Loss of nuclear progesterone receptors (PR) and low circulating progesterone levels are associated with increased ovarian cancer (OC) risk. However, PR are abundantly expressed in a significant percentage of serous and endometrioid ovarian tumors; patients with PR+ tumors typically experience longer progression-free survival relative to those with PR-null tumors. The molecular mechanisms of these protective effects are poorly understood. To study PR action in OC in the absence of added estrogen (i.e., needed to induce robust PR expression), we created ES-2 OC cells stably expressing vector control or GFP-tagged PR-B (GFP-PR). Progestin (R5020) stimulation of ES-2 cells stably expressing GFP-PR induced cellular senescence characterized by altered cellular morphology, prolonged survival, senescence-associated β-galactosidase activity, G1 cell cycle arrest and upregulation of the cell cycle inhibitor, p21, as well as the Forkhead-box transcription factor, FOXO1; these results repeated in unmodified ER+/PR+ PEO 4 OC cells. PR-B and FOXO1 were detected within the same PRE-containing regions of the p21 upstream promoter. Knockdown of p21 resulted in molecular compensation via FOXO1-dependent upregulation of numerous FOXO1 target genes (p15, p16, p27) and an increased rate of senescence. Inhibition of FOXO1 (with AS1842856) or stable FOXO1 knockdown inhibited progestin-induced p21 expression and blocked progestin-induced senescence. Overall, these findings support a role for PR as a tumor suppressor in OC cells, which exhibits inhibitory effects by inducing FOXO1-dependent cellular senescence. Clinical "priming" of the PRFOXO1-p21 signaling pathway using PR agonists may provide a useful strategy to induce irreversible cell cycle arrest and thereby sensitize OC cells to existing chemotherapies as part of combination "two-step" therapies.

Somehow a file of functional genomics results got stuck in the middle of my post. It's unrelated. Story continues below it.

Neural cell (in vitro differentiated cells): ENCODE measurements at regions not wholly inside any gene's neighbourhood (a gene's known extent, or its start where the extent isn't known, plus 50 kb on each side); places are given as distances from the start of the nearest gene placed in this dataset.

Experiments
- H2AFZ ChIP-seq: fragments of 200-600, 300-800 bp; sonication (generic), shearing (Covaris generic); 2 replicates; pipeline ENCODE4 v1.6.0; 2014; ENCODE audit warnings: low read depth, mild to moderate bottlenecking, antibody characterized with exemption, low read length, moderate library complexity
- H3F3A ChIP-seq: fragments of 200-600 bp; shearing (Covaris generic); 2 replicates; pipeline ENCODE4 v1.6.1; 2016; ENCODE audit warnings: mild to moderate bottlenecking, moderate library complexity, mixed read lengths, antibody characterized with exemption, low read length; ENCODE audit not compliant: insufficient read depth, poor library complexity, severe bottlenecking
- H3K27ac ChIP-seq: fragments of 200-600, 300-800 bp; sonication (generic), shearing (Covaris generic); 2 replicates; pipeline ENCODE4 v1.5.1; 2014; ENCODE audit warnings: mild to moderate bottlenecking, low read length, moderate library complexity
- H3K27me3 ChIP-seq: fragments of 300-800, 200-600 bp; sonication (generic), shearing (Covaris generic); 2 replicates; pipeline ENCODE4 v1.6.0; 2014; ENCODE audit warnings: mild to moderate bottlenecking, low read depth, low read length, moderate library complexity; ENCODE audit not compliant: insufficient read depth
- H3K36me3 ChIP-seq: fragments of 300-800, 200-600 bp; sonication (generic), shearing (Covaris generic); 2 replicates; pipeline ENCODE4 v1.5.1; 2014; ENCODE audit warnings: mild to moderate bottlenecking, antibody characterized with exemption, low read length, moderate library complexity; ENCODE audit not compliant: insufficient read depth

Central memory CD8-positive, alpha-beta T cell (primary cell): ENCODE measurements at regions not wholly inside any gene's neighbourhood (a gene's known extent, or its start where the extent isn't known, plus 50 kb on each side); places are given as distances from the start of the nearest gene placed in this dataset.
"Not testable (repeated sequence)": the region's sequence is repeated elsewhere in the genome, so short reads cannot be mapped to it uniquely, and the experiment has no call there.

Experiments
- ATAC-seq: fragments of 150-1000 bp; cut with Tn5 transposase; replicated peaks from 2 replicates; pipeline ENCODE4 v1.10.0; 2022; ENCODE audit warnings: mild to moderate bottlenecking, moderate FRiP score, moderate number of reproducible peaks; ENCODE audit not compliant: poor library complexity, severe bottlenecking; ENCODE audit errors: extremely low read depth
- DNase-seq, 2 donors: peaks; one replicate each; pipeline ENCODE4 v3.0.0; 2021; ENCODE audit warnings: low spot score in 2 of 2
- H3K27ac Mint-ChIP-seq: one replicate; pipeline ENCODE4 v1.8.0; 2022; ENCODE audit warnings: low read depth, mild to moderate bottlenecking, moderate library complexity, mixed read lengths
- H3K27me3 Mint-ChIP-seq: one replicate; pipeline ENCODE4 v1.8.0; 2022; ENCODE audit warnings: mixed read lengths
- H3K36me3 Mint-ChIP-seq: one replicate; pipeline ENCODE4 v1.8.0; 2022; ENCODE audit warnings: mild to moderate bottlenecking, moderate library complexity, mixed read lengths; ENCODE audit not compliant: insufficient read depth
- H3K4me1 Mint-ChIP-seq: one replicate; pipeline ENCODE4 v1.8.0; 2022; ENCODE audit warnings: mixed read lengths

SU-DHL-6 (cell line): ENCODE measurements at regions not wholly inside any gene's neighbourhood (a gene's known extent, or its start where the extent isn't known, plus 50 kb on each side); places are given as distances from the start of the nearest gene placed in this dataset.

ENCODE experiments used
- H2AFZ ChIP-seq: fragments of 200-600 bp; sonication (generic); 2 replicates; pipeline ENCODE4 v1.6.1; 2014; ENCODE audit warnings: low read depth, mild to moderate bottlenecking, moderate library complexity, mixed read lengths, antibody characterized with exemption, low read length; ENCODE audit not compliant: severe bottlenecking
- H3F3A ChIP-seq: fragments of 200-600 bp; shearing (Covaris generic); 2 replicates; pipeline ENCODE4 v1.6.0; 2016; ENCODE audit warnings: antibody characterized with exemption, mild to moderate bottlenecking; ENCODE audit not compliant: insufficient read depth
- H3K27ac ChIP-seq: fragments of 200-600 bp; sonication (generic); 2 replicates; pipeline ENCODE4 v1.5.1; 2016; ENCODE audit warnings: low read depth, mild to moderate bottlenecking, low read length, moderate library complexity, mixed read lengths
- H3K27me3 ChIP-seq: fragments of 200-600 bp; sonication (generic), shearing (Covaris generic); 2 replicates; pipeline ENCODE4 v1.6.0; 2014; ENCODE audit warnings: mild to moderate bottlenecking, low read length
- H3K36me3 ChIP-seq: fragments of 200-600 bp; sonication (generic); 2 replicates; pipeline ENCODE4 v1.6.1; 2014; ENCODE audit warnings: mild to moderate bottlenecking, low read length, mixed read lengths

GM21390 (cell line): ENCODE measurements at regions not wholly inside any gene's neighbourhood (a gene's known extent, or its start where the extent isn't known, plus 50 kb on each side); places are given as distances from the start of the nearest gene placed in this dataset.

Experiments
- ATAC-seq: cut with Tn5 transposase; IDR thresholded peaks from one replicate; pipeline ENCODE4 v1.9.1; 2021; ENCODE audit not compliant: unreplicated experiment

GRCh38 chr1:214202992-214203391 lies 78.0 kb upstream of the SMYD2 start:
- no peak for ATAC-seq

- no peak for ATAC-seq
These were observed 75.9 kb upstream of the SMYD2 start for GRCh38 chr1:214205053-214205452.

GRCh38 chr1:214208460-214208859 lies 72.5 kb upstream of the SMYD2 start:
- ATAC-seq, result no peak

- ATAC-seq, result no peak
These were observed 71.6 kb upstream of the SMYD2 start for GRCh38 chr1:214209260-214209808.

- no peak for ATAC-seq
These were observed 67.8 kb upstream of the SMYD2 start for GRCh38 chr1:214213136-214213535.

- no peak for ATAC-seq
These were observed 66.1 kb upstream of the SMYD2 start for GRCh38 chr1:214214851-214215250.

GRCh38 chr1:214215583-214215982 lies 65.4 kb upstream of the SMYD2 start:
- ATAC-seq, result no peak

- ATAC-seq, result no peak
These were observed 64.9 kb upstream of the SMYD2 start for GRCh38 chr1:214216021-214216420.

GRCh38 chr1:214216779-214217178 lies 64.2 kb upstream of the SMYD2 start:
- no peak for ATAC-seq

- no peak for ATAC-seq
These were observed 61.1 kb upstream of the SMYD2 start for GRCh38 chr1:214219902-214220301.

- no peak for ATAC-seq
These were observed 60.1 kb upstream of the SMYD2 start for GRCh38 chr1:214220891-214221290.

Bibliographical noteFunding Information:
We would like to thank Dr Patricia Kruk (University of South Florida), Dr Amy Skubitz (University of Minnesota), Dr Sundaram Ramakrishnan (University of Minnesota) and Dr Scott Kaufmann (Mayo Clinic) for kindly providing cell lines utilized in this study. We would like to thank members of the University of Minnesota Masonic Cancer Center’s Flow Cytometry Core Facility and the University Imaging Centers for their assistance in data acquisition. This study was supported by NIH grant R01 CA159712 (to C.A.L.), the Minnesota Ovarian Cancer Alliance (to C.A.L.), Cancer Biology Training Grant NIH T32 CA009138 (to C.H.D.) and National Center for Advancing Translational Sciences of the National Institutes of Health Award UL1TR000114 (to C.H.D).
- Breast cancer
- Forkhead transcription factor
- Ovarian cancer
- Progesterone receptor